258720 Nascent Decomposition Pathways of Cellulose From First Principles

Monday, October 29, 2012: 3:15 PM
315 (Convention Center )
Vishal Agarwal, Chemical Engineering, University of Massachusetts, Amherst, MA, Paul J. Dauenhauer, Department of Chemical Engineering, University of Massachusetts, Amherst, Amherst, MA, George W. Huber, Department of Chemical Engineering, University of Massachusetts Amherst, Amherst, MA and Scott M. Auerbach, Chemistry and Chemical Engineering, Univ. of Massachusetts, Amherst, MA

Fast pyrolysis is a burgeoning technology that converts lignocellulosic biomass to processable bio-oil.[1] Commercializing pyrolysis would require efficient process design, especially reactors as they are one of the most energy intensive units in the whole process. This would in turn require detailed understanding of pyrolysis chemistries. Biomass is mainly composed of the biopolymer cellulose; therefore, understanding complex cellulose pyrolysis chemistries is important for efficiently modeling and optimizing fast pyrolysis reactors. We have modeled nascent decomposition pathways of cellulose at 600 OC using Car-Parrinello molecular dynamics (CPMD)[2] simulations. We used a simulation cell of 4 cellobiose residues periodically repeated in all directions to model decomposition of cellulose matrix. We generated initial configurations by performing classical NPT molecular dynamics simulations on large periodic cells of cellulose[3] and then clipping out the required simulation cell of 4 cellobiose residues. By applying the metadynamics method[4] using multiple sets of collective variables, we have found various possible nascent processes that may occur during pyrolysis such as depolymerization, fragmentation, ring opening, and ring contraction. The nascent processes observed can explain the formation of precursors to major products observed during cellulose pyrolysis such as levoglucosan (LGA), hydroxy-methylfurfurral (HMF) and fragmentation products such as formic acid. We found that a low barrier process to a precursor of LGA is a concertered process with a likely intermediate/transition-state stabilized by resonance and nearby hydrogen bonding. We computed a barrier of 48.6 kcal/mol for this process, which is in excellent agreement with experimentally estimated activation energies, suggesting that depolymerization of cellulose to this precursor of LGA (pre-LGA) is an important, rate-limiting step. We found that free-energy barriers are in the order of pre-LGA < pre-HMF < formic acid. We also found LGA to be thermodynamically more stable than HMF. Kinetic and thermodynamic favorability taken together explain why LGA is the major product observed during pyrolysis.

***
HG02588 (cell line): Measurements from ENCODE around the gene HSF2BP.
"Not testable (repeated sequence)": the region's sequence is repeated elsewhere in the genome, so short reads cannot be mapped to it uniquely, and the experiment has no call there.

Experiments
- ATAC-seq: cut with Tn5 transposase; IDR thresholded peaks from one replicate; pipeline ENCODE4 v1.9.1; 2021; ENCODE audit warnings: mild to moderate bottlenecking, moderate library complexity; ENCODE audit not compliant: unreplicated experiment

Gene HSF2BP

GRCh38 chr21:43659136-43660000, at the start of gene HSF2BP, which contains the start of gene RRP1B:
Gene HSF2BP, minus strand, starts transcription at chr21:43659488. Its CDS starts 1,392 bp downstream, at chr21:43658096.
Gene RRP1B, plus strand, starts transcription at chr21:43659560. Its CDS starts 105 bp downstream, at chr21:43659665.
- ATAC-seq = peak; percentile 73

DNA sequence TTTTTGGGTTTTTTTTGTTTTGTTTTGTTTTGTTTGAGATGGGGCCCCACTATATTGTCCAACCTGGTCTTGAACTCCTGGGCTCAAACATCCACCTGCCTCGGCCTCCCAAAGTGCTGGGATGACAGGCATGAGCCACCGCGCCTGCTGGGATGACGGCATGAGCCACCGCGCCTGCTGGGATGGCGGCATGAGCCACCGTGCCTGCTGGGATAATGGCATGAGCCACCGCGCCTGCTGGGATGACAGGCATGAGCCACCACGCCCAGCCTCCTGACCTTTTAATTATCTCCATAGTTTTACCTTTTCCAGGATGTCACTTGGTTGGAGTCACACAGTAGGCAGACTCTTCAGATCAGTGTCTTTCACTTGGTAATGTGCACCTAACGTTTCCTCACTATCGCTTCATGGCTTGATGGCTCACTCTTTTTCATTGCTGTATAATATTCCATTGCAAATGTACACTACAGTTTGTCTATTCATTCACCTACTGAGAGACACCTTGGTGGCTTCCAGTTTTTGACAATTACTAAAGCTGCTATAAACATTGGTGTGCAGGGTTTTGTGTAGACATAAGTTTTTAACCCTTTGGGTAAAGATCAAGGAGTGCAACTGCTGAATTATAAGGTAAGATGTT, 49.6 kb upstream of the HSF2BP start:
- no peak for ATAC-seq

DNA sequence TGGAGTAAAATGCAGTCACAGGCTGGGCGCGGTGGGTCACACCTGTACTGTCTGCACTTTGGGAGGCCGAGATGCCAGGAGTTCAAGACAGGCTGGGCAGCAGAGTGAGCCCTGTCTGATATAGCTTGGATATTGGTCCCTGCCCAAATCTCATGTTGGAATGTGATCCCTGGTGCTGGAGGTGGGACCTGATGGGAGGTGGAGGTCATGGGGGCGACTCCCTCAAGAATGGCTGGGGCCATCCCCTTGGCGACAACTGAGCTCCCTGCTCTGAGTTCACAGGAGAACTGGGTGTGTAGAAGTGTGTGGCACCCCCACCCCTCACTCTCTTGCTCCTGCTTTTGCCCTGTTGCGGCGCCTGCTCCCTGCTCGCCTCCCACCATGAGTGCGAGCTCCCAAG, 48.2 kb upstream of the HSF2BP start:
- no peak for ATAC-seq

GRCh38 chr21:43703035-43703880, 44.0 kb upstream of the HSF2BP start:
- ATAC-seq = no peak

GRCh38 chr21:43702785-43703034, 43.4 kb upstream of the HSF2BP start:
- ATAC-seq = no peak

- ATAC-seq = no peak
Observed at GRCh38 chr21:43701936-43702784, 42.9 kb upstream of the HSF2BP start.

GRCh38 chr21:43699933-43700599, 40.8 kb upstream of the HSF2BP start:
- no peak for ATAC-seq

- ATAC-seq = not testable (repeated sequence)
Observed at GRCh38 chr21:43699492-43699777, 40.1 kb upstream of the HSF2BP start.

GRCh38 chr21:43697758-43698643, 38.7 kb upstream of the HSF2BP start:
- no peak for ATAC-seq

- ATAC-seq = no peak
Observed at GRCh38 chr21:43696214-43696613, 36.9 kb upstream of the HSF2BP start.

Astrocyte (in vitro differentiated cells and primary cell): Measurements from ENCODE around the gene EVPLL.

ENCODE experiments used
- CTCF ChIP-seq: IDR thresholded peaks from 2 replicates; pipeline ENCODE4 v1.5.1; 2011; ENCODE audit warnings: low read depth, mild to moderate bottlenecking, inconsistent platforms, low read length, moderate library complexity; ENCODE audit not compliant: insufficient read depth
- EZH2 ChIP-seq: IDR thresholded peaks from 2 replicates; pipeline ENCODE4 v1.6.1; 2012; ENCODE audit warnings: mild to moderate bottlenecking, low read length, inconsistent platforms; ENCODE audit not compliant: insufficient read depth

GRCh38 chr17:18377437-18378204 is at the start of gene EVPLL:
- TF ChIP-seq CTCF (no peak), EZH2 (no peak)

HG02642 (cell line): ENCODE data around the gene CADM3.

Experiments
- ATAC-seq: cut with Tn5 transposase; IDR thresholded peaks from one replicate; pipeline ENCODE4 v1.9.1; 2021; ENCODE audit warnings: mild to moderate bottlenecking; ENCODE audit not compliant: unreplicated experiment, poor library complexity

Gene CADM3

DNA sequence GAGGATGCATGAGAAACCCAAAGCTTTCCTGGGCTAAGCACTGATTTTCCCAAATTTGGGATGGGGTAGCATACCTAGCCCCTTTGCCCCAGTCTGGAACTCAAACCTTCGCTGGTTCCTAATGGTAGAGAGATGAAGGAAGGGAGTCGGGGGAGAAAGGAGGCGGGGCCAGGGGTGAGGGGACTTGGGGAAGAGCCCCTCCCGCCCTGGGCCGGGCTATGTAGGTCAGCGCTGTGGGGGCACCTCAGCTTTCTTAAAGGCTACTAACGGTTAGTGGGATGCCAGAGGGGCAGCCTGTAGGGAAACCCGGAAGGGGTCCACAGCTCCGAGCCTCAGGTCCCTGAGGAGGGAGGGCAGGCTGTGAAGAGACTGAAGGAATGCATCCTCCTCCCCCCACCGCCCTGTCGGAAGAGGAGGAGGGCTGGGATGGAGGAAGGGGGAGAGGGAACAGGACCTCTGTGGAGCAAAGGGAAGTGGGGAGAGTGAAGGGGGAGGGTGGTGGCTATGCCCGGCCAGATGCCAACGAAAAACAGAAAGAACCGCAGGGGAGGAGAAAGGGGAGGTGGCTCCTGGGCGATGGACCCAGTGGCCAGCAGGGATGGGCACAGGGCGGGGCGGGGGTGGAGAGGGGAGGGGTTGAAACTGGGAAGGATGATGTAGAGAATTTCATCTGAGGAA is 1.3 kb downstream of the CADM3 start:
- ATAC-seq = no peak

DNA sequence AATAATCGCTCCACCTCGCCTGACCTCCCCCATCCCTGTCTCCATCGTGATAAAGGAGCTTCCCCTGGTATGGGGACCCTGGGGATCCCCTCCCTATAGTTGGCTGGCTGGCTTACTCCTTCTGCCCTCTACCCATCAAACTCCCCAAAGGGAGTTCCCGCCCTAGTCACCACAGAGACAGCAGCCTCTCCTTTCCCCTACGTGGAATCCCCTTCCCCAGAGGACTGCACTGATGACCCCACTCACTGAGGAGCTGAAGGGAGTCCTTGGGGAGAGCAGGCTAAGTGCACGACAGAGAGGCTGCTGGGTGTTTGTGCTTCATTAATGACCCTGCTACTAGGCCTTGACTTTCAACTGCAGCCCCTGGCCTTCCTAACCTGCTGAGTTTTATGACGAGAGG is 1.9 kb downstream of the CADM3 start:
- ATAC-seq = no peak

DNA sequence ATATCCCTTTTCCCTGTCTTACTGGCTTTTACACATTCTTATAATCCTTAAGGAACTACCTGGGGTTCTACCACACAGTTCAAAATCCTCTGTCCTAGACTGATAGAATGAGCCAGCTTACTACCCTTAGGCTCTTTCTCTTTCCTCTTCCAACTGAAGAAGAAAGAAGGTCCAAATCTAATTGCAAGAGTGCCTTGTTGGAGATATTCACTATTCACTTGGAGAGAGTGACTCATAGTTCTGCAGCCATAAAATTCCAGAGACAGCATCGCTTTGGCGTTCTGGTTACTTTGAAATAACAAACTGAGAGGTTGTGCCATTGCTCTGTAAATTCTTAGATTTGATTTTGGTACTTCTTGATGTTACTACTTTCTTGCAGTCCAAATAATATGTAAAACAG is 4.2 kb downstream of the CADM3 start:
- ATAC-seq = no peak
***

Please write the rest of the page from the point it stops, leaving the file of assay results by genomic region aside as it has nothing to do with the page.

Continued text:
[1] Y.-C. Lin, J. Cho, G. a. Tompsett, P. R. Westmoreland, G. W. Huber, The Journal of Physical Chemistry C 2009, 113, 20097.

[2] R. Car, M. Parrinello, Physical Review Letters 1985, 55, 2471.

[3] V. Agarwal, G. W. Huber, W. C. Conner, S. M. Auerbach, The Journal of chemical physics 2011, 135, 134506.

[4] A. Laio, M. Parrinello, Proceedings of the National Academy of Sciences of the United States of America 2002, 99, 12562.

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See more of this Session: Pyrolysis of Biomass
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